Talking Assassination Blues

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Author Nicholson Baker–who managed to make something surprisingly deep and gripping out of riding an office building escalator in his novel The Mezzanine, and whose Vox was gifted to Bill Clinton by Monica Lewinsky–tries to make literary hay out of two guys jabbering in great detail about why and how to assassinate George W. Bush. (One character is for it, one is against it.) The Christian Science Monitor gets a headstart on what promises to be the potted politico-literary controversy of late summer: Nicholson Baker can't write that, can he? Excerpt:

You have a substantial right to create fiction no matter what the subject matter," says David Greene, executive director of the First Amendment Project, a nonprofit advocacy group. "But it's slightly complicated when you're talking about threats against the president. If this were an author who was less acclaimed, you'd find him at a minimum being checked out by law enforcement. This Justice Department is more likely to investigate something like this."

FBI and Justice Department spokesmen refused to comment on Baker's book or to indicate if officials were investigating it.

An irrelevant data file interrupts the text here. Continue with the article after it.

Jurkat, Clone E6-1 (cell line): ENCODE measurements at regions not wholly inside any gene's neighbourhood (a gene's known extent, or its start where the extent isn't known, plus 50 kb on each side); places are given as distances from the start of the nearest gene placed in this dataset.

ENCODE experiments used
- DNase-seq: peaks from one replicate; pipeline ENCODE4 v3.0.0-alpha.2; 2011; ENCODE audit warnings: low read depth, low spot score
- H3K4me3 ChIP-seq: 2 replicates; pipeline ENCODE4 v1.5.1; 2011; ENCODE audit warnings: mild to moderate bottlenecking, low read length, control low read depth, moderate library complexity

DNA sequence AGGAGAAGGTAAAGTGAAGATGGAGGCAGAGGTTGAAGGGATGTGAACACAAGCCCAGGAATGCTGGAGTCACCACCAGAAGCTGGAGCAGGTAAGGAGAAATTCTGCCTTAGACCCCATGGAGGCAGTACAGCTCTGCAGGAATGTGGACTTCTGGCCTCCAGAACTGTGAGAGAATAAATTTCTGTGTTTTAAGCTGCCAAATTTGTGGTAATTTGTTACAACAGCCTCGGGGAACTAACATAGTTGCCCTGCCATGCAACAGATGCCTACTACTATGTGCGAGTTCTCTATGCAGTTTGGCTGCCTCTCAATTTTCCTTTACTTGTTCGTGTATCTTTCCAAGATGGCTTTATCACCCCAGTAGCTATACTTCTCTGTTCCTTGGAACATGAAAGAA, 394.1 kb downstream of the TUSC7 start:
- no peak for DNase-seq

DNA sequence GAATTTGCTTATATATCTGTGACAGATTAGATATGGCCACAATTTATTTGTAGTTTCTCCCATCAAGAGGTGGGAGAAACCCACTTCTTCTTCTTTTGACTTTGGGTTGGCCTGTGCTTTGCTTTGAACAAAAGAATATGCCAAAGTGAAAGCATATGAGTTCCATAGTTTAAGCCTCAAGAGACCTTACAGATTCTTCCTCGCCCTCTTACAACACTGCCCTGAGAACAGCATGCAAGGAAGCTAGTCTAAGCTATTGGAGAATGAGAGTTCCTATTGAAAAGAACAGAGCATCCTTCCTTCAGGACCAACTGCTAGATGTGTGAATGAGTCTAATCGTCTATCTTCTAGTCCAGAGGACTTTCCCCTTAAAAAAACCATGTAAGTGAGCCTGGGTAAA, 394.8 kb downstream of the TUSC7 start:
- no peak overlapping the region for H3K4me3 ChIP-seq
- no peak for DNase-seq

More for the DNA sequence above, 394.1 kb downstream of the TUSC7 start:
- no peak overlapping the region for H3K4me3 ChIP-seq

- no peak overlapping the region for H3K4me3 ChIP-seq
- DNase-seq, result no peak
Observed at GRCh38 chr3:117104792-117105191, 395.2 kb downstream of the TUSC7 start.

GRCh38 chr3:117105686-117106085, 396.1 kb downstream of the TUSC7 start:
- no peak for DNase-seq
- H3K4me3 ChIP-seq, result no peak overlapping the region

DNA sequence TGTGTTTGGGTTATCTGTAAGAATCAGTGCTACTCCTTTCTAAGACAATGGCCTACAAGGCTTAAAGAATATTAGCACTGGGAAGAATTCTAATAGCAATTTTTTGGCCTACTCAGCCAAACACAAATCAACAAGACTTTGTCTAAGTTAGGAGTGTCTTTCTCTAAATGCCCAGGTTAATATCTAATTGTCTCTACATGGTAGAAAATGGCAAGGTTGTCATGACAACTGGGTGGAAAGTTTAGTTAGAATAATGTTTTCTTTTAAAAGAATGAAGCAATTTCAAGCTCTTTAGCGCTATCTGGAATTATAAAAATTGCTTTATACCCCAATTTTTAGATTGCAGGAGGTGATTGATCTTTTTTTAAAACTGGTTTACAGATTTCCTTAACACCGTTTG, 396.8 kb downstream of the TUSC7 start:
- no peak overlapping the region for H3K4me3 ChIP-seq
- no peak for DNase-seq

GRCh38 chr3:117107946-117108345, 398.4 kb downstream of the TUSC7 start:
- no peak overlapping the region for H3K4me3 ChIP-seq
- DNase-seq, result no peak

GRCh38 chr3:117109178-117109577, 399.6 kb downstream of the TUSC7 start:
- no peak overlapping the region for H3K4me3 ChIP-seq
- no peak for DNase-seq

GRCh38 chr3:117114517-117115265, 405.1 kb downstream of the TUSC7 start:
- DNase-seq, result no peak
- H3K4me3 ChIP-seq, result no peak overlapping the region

"Checkpoint" had been scheduled to appear Aug. 25, just days before the Republican National Convention in New York, but this week Alfred A. Knopf pushed the book's 60,000 first printing up to Aug. 10.

While Baker's tour de force achievement in Mezzanine means he deserves the benefit of the doubt and will probably surprise us, the world of political punditry's reactions and counterreactions to this could probably all be typed in their sleep, and ought to head straight to the remainder table. (I of course preemptively release myself from this anathema.)

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  1. Maybe his aspiration is to be known as the next Ambrose Bierce, who in 1900 wrote a poem, occasioned by the shooting of William Goebel, the governor-elect of Kentucky:

    The bullet that pierced Goebel’s breast
    Can not be found in all the West;
    Good reason, it is speeding here
    To stretch McKinley on his bier.

    This was published just a few months before McKinley was actually assassinated.

  2. Well if he was a high school kid writing this he’d be expelled from school right now and the Secret Service would be giving him the once over for daring to write about his rich fantasy life.

  3. That doesn’t sound like a book with much lasting value, particularly if Bush loses his bid for reelection. Imagine how appealing a book about two guys debating whether or not to assassinate Jimmy Carter would have been in, say, 1982 or later. I would think most people’s reaction would be “who cares? He’s gone anyway”.

    It sounds like a bid to cash in on the “We Hate Bush” movement while there’s still time. 🙂

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